The Most Notorious NFT Scams
Neither cryptocurrencies nor NFTs are highly regulated, and attackers can exploit their vulnerabilities to commit fraudulent activities. There are NFT-related pyramid schemes, OpenSea scams, NFT art scams, and more.
- Fake websites.
Third-party marketplaces like OpenSea make NFT transactions easy and secure. However, attackers can create fake marketplaces with similar URLs to trick users.
- Investor fraud.
Investor fraud is a fraudulent scheme in which an asset is actively promoted on social media, resulting in an increase in the asset’s price. Once the scammers receive the investor’s money, they stop backing the asset, causing the asset to lose value and the investor to lose.
- Market creation program («pump and dump»).
Market making schemes involve the deliberate purchase of NFTs to artificially increase demand. Unsuspecting buyers see the value of NFTs, join the auction, and start bidding. When the price of the asset rises high enough, the scammers sell the NFT at a profit and the buyer gets the worthless asset.
- Phishing scams.
You must register a cryptocurrency wallet before buying NFTs. NFT phishing scams often use fake ads like Discord, Telegram messenger, and public forum ads asking for private wallet keys and 12-word passwords. NFT phishing scams aim to obtain personal data and steal money from digital wallets.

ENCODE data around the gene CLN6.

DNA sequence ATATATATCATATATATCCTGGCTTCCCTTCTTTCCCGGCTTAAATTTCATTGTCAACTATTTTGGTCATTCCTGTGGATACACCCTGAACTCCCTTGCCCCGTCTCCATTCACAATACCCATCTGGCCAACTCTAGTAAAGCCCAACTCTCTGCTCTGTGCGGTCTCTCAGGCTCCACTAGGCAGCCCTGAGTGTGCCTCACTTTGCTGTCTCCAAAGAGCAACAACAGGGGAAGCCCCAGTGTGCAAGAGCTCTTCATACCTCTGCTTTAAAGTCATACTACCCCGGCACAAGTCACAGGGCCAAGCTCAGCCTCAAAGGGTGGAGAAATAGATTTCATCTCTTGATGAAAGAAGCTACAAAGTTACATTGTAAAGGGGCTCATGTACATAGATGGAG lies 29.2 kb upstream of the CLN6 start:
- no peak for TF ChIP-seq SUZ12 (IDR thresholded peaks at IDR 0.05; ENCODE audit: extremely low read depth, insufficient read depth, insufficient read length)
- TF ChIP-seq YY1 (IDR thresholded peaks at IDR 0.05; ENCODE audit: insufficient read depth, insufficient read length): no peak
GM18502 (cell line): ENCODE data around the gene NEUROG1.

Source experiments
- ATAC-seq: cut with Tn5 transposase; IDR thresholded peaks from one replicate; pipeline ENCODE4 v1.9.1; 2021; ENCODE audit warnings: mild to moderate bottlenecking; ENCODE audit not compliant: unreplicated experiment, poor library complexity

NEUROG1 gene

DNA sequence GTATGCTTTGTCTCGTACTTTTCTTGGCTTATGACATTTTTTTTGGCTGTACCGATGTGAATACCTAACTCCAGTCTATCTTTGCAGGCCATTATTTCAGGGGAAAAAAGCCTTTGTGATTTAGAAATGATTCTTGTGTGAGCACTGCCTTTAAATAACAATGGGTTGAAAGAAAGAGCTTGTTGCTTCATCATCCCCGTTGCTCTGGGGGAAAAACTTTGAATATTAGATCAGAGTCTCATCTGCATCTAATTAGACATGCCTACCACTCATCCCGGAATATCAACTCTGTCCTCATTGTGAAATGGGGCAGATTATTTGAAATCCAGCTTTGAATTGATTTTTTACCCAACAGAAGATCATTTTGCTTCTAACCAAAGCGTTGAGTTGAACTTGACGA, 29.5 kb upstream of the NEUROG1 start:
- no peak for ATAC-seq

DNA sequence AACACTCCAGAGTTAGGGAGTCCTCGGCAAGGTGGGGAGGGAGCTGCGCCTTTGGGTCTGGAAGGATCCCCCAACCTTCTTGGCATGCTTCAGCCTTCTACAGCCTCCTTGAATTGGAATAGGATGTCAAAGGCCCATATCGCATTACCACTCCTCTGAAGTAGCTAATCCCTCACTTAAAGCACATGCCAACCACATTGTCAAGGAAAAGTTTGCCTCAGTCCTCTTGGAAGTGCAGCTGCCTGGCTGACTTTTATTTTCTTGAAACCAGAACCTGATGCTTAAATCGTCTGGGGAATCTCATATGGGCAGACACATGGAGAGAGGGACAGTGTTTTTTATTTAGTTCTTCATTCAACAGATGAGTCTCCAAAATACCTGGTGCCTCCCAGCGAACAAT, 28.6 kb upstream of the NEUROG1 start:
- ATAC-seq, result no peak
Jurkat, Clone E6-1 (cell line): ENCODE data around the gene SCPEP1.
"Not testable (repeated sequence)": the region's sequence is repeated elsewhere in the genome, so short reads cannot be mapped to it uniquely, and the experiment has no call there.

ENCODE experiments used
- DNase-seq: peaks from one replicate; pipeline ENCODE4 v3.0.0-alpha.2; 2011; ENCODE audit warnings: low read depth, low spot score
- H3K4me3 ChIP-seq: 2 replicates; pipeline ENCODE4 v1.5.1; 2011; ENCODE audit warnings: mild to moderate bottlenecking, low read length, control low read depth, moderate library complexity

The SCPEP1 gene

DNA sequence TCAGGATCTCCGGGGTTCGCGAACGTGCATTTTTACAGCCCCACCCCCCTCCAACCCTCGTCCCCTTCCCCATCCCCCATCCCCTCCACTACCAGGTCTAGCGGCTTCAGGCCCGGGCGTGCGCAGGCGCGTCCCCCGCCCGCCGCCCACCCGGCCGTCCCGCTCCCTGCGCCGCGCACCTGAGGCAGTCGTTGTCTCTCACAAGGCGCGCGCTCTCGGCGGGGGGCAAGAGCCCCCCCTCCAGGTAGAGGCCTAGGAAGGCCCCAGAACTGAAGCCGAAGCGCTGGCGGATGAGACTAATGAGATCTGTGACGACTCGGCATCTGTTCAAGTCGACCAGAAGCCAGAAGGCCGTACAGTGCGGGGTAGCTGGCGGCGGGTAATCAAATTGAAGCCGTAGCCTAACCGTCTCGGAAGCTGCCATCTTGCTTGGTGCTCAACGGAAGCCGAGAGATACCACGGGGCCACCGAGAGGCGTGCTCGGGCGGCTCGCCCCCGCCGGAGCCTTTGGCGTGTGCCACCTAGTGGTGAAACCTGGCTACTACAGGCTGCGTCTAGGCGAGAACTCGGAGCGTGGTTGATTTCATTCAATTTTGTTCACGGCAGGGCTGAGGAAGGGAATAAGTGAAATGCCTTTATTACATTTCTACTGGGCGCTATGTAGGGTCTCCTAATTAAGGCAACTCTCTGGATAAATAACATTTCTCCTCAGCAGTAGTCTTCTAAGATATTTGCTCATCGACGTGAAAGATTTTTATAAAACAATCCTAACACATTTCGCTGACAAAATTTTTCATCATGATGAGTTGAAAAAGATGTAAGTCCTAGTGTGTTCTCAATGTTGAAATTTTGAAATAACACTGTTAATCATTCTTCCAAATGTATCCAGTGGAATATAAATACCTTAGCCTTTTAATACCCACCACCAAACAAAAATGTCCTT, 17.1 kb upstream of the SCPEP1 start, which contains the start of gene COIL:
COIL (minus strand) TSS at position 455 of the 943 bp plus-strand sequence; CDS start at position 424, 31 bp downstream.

- Help desk scam.
As with phishing, attackers pose as technical or customer support staff on the blockchain marketplace and communicate with unsuspecting users via Telegram or Discord. What they really want are cryptocurrency wallet credentials.
Examples Of NFT Scams
An example of NFT scams occurred in October 2021. 10,000 “Evolved Apes” collections were released on the market. Buyers are expected to receive a unique copy of each «monkey,» consisting of items that can be used to battle each other in a steamwave fighting game, with a cryptocurrency prize. The NFT’s first offer was to raise funds for the game. But after the developer nicknamed «Evil Ape» raised 798 Ether (equivalent to around $2,700,000 at the time), he disappeared, leaving investors with a worthless .jpeg file.
Fractal is a commodity marketplace for NFT games. In 2021, a group of scammers created and distributed a fraudulent NFT giveaway that resulted in users losing over $150,000 worth of cryptocurrency. Buyers were expected to receive a limited edition NFT. Instead, they were in for a nasty surprise when they discovered that a link sent through the project’s official Discord channel was a scam designed to steal cryptocurrency. Users who clicked on the link and linked their cryptocurrency wallets in the hope of receiving NFTs found that their money was transferred to the scammer’s account.